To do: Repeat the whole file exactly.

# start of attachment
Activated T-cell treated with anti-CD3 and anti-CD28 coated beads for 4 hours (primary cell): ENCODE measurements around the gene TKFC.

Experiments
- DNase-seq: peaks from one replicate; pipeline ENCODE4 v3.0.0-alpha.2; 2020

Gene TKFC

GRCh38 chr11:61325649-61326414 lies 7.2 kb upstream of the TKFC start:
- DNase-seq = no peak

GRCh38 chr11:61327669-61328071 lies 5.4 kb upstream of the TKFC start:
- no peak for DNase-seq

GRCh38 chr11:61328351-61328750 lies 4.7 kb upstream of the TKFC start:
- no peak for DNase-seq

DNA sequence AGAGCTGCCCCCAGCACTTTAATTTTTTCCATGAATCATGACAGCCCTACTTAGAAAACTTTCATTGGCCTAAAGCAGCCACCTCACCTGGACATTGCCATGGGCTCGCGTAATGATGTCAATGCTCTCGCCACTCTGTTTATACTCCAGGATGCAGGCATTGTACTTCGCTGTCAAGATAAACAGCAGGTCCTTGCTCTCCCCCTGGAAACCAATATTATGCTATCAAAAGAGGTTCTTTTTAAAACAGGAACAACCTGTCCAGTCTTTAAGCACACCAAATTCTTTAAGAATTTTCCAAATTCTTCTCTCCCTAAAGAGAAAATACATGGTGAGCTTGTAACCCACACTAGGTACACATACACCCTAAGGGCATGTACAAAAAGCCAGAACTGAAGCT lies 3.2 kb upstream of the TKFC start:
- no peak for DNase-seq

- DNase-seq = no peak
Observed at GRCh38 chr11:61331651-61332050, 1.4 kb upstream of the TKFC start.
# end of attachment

Activated T-cell treated with anti-CD3 and anti-CD28 coated beads for 4 hours (primary cell): ENCODE measurements around the gene TKFC.

Experiments
- DNase-seq: peaks from one replicate; pipeline ENCODE4 v3.0.0-alpha.2; 2020

Gene TKFC

GRCh38 chr11:61325649-61326414 lies 7.2 kb upstream of the TKFC start:
- DNase-seq = no peak

GRCh38 chr11:61327669-61328071 lies 5.4 kb upstream of the TKFC start:
- no peak for DNase-seq

GRCh38 chr11:61328351-61328750 lies 4.7 kb upstream of the TKFC start:
- no peak for DNase-seq

DNA sequence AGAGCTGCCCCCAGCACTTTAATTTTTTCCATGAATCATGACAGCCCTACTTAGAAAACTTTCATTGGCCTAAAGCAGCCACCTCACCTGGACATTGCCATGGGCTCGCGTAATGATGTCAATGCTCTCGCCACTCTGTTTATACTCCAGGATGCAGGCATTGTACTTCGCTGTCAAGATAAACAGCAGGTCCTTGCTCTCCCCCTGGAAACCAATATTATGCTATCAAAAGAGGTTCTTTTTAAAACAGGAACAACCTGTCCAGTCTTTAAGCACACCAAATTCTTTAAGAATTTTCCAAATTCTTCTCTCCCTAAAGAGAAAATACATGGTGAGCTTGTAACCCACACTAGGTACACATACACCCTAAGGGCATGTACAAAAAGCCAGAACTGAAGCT lies 3.2 kb upstream of the TKFC start:
- no peak for DNase-seq

- DNase-seq = no peak
Observed at GRCh38 chr11:61331651-61332050, 1.4 kb upstream of the TKFC start.